Blizzard traps students on campus and on the way home

19 March 2019

Travis Boren

tboren@uccs.edu

    Commuter students became stranded after the March 13 blizzard hit campus.

    According to data by CBS Denver, barometric pressure was equivalent to a Category 2 hurricane with peak wind gusts in Colorado Springs reaching a maximum of 96 mph. Snowfall in the UCCS area was about 9 inches with snow drifts reaching 3.5 feet.

    The night before, a safety alert went out saying that UCCS would monitor the weather as it developed, with tentative plans to close campus at noon, an hour before weather forecasts predicted the storm to intensify.

Drivers struggling up hill in the Springs. Photo by Logan Davel – The Scribe

    Shortly after 10 a.m., an alert went out verifying that campus would close at noon Winds picked up around 11 a.m., before campus was supposed to be closed.

    Some commuter students who left campus after 11 a.m. became trapped as white out conditions ensued.

    Christel Arobel, a senior biomedical student, became stuck on her trip home to Falcon after white out conditions were so extreme that she could no longer see where the side of the road was.

    Arobel, expecting the commute home to be difficult, arrived to campus 20 minutes before her 9 a.m. lab was schedule to start to try and get it done early. When she finished around 10:30 a.m. the snow and wind were picking up.

    Arobel had the option to stay home, but chose to go to her lab because she wanted a better grade on the assignment.

    Because she did not know how long the storm would last, Arobel stopped at a grocery store for 10 minutes for last minute supplies.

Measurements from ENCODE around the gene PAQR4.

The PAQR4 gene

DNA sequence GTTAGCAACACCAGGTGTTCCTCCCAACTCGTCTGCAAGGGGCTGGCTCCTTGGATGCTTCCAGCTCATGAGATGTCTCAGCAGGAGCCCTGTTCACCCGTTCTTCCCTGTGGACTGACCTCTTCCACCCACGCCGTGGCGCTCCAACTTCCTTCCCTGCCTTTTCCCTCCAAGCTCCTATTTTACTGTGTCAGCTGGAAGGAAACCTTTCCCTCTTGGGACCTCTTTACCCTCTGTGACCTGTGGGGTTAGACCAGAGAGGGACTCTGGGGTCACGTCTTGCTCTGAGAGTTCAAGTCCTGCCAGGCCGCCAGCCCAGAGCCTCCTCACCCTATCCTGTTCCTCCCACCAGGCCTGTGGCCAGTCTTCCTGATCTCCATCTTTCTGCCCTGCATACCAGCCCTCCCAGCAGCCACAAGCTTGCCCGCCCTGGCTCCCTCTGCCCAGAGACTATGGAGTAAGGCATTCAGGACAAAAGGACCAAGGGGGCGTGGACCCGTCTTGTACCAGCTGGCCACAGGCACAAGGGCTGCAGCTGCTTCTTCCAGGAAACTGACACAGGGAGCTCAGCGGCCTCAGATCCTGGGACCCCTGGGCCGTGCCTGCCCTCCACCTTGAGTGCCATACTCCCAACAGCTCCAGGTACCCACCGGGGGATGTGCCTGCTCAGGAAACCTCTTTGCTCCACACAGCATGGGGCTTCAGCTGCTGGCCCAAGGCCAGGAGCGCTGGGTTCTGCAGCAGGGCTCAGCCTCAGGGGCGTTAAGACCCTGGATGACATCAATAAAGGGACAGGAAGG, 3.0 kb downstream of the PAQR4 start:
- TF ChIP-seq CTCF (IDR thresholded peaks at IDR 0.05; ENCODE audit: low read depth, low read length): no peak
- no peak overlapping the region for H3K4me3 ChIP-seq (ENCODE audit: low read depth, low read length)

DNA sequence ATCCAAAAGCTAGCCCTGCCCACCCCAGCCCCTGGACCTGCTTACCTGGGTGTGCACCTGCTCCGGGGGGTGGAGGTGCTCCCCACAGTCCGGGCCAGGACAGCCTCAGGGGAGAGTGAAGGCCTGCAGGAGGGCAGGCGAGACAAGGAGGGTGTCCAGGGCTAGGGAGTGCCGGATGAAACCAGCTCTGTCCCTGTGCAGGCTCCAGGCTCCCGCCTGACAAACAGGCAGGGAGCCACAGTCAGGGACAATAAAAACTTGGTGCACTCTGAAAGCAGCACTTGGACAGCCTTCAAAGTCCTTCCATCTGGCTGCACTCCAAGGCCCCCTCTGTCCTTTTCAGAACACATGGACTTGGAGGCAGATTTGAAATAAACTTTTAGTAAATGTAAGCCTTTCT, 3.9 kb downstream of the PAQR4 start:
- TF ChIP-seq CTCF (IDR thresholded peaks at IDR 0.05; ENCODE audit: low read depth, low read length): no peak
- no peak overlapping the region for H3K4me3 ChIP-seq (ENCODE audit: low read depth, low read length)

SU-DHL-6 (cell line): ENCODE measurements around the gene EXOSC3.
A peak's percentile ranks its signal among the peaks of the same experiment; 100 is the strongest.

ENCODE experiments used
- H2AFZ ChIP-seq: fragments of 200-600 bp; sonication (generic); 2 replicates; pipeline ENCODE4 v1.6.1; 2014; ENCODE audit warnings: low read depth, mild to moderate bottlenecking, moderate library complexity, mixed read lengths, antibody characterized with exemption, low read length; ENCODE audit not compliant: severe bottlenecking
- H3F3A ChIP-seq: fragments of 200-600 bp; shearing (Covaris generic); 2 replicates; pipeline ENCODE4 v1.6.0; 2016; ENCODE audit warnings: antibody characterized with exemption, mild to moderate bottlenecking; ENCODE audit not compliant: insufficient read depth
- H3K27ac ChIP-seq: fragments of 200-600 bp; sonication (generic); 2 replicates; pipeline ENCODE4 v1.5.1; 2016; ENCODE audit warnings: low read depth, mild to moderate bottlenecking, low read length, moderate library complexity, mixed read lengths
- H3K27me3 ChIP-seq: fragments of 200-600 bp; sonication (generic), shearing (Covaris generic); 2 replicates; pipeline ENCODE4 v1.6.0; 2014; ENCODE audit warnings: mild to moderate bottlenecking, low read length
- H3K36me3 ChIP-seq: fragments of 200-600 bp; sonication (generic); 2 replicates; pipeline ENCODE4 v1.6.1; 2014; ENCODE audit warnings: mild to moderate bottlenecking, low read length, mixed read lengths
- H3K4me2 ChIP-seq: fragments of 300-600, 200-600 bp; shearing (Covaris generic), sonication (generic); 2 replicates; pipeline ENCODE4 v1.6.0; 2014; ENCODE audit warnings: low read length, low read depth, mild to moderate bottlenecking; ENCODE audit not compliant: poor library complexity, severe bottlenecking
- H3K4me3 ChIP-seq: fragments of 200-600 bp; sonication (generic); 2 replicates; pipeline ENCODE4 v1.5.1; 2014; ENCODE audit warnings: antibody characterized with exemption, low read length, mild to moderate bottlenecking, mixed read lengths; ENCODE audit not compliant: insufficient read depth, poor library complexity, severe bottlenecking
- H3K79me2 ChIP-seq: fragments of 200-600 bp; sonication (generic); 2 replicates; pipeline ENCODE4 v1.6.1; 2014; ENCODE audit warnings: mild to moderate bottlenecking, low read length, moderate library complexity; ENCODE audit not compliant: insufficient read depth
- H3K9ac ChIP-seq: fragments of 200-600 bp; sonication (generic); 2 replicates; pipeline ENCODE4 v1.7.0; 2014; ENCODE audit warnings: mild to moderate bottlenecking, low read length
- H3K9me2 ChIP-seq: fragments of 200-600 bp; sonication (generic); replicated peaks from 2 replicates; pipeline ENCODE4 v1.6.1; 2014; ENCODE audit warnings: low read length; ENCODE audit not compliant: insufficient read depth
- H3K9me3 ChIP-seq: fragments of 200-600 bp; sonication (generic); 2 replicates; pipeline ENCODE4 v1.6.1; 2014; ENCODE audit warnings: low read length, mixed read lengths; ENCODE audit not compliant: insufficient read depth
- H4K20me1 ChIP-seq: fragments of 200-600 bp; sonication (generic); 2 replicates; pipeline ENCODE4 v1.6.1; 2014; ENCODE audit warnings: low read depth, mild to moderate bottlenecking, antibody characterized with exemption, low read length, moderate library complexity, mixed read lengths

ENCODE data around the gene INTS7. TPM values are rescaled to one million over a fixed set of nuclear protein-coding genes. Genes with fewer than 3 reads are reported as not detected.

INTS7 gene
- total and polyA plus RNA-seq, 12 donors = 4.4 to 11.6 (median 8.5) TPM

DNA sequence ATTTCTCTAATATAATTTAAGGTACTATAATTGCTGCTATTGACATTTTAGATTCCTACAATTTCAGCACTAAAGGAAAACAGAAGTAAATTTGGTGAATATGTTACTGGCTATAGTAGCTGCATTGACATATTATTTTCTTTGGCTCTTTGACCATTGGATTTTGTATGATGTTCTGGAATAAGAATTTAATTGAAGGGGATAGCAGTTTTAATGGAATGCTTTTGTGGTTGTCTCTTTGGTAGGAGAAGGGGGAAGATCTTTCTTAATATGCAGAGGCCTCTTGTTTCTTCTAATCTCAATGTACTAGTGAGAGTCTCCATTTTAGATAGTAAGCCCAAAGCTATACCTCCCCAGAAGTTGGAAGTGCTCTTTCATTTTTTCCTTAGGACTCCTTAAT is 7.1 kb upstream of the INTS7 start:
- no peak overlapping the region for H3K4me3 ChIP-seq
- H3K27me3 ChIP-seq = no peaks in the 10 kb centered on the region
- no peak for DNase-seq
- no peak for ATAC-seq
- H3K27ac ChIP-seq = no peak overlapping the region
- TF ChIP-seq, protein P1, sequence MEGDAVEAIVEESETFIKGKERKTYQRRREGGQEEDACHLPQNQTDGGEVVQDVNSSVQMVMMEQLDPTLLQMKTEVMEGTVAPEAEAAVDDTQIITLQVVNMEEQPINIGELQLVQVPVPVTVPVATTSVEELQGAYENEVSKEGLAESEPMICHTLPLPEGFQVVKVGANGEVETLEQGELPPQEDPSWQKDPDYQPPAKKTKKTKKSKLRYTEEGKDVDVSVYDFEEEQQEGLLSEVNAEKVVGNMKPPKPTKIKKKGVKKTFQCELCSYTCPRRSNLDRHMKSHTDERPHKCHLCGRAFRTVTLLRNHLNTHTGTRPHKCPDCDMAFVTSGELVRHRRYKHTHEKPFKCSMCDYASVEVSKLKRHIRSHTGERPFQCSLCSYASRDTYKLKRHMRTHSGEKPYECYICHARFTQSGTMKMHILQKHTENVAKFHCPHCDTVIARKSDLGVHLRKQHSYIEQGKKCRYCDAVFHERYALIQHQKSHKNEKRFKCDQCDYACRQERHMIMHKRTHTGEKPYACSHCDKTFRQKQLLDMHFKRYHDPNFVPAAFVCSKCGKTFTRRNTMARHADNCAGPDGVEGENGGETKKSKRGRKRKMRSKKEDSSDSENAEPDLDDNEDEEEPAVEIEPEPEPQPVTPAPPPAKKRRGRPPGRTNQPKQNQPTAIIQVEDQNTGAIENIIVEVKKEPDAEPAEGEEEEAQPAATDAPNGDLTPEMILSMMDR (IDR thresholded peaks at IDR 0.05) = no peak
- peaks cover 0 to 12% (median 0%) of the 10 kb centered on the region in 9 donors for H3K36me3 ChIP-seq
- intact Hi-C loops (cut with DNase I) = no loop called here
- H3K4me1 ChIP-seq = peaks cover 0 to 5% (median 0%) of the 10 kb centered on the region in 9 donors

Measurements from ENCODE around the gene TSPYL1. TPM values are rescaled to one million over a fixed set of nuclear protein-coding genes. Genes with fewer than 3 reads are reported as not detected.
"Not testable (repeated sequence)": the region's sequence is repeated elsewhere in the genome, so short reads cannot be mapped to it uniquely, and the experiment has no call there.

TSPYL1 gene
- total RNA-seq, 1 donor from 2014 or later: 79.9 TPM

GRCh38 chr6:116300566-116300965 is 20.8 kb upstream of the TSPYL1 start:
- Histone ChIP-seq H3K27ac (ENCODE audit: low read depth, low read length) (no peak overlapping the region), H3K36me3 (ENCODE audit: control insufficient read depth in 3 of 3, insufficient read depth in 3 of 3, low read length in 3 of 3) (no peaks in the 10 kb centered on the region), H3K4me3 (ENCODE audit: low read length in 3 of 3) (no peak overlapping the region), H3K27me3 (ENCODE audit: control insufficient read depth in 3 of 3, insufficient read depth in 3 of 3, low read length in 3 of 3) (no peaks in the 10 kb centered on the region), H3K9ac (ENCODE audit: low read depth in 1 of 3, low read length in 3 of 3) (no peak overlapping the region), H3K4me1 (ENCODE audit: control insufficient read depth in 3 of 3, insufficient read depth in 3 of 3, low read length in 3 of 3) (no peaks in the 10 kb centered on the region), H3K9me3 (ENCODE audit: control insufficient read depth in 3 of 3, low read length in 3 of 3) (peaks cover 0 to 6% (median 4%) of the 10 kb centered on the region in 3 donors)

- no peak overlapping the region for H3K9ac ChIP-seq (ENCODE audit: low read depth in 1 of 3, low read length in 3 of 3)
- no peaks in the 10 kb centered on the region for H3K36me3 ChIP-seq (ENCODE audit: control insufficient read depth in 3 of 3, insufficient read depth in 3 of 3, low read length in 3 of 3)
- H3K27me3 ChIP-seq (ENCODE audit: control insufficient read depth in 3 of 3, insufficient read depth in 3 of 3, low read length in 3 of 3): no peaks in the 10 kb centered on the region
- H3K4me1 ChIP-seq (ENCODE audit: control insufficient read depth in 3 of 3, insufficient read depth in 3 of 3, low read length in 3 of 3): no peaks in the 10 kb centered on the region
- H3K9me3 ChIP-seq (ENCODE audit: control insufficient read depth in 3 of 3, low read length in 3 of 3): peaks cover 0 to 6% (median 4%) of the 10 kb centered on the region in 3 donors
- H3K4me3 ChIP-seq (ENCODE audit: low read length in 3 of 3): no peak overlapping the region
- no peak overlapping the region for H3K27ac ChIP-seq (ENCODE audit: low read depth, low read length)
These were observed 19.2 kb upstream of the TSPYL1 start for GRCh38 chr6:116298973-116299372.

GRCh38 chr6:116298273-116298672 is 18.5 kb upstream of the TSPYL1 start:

“As soon as I passed St. Francis and Powers, drivers were getting slower,” said Arobel.

    When she went to turn toward her neighborhood, the storm increased in intensity. She had no idea what direction she was facing, and decided to pull over and get her bearings using her compass.

    After traveling for a bit longer, Arobel decided to move to the side of the street and park. While waiting, two cars hit her as they tried to force their way through the snow, with her windows iced over from the snow.

    Arobel stayed in her car until El Paso County Search and Rescue found her at around 5 p.m.

    “I was shocked by the lack of closure, because UCCS is normally good about closing preemptively,” said Arobel.

    Logan Davel, a senior chemistry major, spent the day helping people stuck in the snow after he made it to the top of the hill near Austin Bluffs Boulevard and Stetson Hills Boulevard.

    Davel left campus around 1:30 p.m. after cleaning and closing up the chemistry lab. Traffic was stop and go as people got stuck in the ice and snow.

    For four hours Davel helped people stuck going up the hill.

    “People were just spinning their tires and it was crazy,” said Davel. “People were not moving at all.” Davel said that seven other men helped him push and tow vehicles up the hill, and Davel believes that if he and others had not stopped to help people they would still have been stuck until morning.

    “I don’t have any attachments,” said Davel. “I have my family, but I don’t have kids or, like, a medical job. So I had the time to be able to help people, but other people were trying to get to their kids. Some of them were doctors and nurses that had been called in.”

    Davel suggested that people avoid main roads during heavy snow fall because there is less of a chance to get stuck by traffic and snow that has been compacted into ice, and to have a route planned out in advance based on landmarks.

    Those on campus, while they had campus to shelter in, were barely in a better position.

    Jessica Johnson, a senior history major going for her special education license. Johnson works at the Family Development Center, and was not able to leave until all of the children had been picked up.